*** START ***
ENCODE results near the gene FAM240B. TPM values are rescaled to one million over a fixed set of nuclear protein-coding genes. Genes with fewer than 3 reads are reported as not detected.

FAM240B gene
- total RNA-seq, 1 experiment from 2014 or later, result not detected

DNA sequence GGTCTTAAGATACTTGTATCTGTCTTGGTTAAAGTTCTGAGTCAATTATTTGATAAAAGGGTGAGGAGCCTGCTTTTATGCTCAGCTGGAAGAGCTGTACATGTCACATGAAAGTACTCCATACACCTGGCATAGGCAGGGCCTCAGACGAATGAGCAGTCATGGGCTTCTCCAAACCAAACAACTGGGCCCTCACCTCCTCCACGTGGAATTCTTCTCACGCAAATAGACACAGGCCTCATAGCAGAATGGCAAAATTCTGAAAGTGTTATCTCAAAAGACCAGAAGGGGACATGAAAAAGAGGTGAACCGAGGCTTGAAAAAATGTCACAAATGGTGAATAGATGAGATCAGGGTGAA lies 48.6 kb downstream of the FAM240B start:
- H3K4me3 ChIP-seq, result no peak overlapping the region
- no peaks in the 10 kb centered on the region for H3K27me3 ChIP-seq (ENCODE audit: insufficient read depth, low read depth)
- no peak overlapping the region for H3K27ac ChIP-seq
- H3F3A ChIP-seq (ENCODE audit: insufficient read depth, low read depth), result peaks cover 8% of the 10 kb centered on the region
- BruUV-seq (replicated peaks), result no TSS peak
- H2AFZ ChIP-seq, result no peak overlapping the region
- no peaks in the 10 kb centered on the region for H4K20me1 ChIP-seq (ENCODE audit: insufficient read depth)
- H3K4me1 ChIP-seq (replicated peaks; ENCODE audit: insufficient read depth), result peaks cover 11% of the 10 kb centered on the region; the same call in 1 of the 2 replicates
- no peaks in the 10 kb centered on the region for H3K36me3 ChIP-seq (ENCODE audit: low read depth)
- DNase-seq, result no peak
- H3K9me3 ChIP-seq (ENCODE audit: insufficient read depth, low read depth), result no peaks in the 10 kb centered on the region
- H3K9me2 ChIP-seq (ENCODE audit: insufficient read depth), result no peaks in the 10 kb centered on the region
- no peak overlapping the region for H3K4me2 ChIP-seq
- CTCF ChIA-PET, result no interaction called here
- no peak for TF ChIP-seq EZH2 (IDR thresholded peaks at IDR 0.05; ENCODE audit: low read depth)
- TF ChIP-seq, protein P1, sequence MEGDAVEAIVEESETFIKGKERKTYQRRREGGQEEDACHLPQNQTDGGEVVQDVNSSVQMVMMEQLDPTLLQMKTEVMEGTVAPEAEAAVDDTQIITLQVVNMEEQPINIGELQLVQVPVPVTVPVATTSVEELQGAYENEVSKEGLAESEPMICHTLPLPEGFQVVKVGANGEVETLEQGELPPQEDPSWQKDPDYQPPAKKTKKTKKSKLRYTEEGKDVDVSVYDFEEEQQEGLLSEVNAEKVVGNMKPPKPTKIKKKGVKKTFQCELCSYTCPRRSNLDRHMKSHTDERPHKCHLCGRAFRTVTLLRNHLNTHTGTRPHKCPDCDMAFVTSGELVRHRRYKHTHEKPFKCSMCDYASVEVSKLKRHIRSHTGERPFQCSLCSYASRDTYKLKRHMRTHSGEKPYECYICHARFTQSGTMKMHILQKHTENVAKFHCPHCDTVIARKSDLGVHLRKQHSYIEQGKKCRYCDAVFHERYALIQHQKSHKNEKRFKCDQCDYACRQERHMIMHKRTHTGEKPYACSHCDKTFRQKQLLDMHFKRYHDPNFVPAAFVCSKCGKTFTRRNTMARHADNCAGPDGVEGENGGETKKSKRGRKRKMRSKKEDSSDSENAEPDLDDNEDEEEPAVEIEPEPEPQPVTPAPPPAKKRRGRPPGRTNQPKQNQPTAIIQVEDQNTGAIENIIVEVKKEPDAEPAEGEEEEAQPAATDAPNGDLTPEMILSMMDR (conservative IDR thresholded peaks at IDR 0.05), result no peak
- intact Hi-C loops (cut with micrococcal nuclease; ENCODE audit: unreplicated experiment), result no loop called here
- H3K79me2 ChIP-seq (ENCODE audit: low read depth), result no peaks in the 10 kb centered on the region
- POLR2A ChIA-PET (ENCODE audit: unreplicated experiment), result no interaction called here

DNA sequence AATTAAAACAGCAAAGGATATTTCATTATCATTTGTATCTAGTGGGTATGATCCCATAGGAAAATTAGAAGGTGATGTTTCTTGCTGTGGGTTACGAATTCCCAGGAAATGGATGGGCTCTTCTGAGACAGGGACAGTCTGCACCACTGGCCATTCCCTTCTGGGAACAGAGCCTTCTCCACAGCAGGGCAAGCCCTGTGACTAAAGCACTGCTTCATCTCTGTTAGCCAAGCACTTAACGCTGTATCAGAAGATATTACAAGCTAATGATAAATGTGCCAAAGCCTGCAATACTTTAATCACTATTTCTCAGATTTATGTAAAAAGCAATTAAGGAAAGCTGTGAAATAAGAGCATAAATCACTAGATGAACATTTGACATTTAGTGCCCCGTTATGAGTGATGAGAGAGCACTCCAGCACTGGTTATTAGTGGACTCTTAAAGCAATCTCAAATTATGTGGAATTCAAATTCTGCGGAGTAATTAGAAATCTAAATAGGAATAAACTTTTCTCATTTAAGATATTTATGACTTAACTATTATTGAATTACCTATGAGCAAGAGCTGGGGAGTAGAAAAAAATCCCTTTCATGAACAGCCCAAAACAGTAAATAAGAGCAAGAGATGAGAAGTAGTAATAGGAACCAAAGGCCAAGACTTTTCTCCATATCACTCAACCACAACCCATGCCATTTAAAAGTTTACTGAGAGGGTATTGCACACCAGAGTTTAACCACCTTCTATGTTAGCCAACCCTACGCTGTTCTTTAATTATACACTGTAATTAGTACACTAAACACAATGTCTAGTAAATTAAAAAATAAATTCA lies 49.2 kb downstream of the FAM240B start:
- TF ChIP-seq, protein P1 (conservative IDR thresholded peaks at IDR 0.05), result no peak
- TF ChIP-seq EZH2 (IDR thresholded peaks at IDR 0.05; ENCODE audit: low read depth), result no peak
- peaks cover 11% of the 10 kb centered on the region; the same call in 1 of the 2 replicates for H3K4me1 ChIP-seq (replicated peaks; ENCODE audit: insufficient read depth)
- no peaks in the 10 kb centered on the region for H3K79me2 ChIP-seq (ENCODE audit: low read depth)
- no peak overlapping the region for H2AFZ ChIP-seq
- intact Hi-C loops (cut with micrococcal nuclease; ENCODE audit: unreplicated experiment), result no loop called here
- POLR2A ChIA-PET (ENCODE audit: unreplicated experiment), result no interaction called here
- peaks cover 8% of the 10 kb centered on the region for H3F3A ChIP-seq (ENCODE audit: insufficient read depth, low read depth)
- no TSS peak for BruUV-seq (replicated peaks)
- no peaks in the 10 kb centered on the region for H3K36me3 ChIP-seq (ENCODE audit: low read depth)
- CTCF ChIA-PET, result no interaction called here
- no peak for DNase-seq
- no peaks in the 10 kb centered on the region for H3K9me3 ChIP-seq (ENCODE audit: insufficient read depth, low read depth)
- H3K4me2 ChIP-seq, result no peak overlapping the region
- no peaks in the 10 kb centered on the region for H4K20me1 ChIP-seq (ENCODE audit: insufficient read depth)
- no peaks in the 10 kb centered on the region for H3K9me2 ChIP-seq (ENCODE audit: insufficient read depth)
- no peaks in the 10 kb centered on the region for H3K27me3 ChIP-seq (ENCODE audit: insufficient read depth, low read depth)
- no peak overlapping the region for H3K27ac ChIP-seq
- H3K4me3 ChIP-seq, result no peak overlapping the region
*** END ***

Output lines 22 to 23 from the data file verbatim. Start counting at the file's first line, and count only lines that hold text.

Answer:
- H3K79me2 ChIP-seq (ENCODE audit: low read depth), result no peaks in the 10 kb centered on the region
- POLR2A ChIA-PET (ENCODE audit: unreplicated experiment), result no interaction called here